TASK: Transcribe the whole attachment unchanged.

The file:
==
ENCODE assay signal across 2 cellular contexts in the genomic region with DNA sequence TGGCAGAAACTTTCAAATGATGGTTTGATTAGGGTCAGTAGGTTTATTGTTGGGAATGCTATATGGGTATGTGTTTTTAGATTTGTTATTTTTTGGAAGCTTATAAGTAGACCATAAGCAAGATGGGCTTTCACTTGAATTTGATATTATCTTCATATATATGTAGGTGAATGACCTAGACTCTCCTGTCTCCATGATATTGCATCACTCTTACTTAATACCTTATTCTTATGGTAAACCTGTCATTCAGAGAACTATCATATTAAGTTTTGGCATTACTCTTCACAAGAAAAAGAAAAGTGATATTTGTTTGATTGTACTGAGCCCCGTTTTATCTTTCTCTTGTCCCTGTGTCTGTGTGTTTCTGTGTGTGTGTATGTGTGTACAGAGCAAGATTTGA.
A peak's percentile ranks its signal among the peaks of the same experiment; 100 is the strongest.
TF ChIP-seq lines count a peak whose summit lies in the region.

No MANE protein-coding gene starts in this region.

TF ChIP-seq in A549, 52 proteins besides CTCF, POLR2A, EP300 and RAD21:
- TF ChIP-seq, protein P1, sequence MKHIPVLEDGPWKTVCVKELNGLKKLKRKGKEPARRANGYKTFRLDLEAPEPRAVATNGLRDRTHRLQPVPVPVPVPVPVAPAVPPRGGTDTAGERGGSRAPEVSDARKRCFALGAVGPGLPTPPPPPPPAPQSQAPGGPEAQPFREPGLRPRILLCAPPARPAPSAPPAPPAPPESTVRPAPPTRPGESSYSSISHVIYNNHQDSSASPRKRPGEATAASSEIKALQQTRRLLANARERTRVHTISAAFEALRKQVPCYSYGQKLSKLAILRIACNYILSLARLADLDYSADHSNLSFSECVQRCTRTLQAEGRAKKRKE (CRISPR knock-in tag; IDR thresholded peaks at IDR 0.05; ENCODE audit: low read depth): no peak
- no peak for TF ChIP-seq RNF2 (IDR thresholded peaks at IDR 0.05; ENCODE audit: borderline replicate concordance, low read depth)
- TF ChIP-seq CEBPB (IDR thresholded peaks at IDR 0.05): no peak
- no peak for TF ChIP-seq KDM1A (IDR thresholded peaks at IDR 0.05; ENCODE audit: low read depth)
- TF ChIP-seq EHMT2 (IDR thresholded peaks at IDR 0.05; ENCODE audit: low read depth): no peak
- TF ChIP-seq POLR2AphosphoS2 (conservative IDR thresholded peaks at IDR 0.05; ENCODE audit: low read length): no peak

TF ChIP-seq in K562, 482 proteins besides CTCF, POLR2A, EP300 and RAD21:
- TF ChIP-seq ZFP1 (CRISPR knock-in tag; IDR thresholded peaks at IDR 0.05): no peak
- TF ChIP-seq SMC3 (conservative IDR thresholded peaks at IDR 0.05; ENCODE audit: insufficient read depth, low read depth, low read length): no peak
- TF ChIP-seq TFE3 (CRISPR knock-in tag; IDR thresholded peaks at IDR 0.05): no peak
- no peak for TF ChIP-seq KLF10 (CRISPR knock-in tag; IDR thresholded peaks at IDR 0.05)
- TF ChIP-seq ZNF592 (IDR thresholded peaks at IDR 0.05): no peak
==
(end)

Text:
ENCODE assay signal across 2 cellular contexts in the genomic region with DNA sequence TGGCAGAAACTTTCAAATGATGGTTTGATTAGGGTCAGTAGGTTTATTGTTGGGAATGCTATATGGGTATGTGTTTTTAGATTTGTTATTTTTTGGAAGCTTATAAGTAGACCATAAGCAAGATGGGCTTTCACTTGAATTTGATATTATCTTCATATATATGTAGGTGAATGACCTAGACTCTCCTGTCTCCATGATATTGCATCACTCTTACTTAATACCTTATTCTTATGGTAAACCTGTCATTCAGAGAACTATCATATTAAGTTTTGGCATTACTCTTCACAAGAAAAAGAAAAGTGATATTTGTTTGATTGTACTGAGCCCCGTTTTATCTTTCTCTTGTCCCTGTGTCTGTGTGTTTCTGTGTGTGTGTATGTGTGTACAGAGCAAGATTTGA.
A peak's percentile ranks its signal among the peaks of the same experiment; 100 is the strongest.
TF ChIP-seq lines count a peak whose summit lies in the region.

No MANE protein-coding gene starts in this region.

TF ChIP-seq in A549, 52 proteins besides CTCF, POLR2A, EP300 and RAD21:
- TF ChIP-seq, protein P1, sequence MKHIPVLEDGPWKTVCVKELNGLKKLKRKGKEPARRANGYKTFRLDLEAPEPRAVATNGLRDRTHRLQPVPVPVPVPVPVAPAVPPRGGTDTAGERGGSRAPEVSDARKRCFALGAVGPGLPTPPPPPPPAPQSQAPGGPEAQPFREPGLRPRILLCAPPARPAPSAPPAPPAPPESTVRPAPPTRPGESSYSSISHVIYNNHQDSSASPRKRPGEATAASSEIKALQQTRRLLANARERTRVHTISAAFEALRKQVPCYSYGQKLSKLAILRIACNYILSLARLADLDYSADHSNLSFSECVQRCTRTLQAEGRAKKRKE (CRISPR knock-in tag; IDR thresholded peaks at IDR 0.05; ENCODE audit: low read depth): no peak
- no peak for TF ChIP-seq RNF2 (IDR thresholded peaks at IDR 0.05; ENCODE audit: borderline replicate concordance, low read depth)
- TF ChIP-seq CEBPB (IDR thresholded peaks at IDR 0.05): no peak
- no peak for TF ChIP-seq KDM1A (IDR thresholded peaks at IDR 0.05; ENCODE audit: low read depth)
- TF ChIP-seq EHMT2 (IDR thresholded peaks at IDR 0.05; ENCODE audit: low read depth): no peak
- TF ChIP-seq POLR2AphosphoS2 (conservative IDR thresholded peaks at IDR 0.05; ENCODE audit: low read length): no peak

TF ChIP-seq in K562, 482 proteins besides CTCF, POLR2A, EP300 and RAD21:
- TF ChIP-seq ZFP1 (CRISPR knock-in tag; IDR thresholded peaks at IDR 0.05): no peak
- TF ChIP-seq SMC3 (conservative IDR thresholded peaks at IDR 0.05; ENCODE audit: insufficient read depth, low read depth, low read length): no peak
- TF ChIP-seq TFE3 (CRISPR knock-in tag; IDR thresholded peaks at IDR 0.05): no peak
- no peak for TF ChIP-seq KLF10 (CRISPR knock-in tag; IDR thresholded peaks at IDR 0.05)
- TF ChIP-seq ZNF592 (IDR thresholded peaks at IDR 0.05): no peak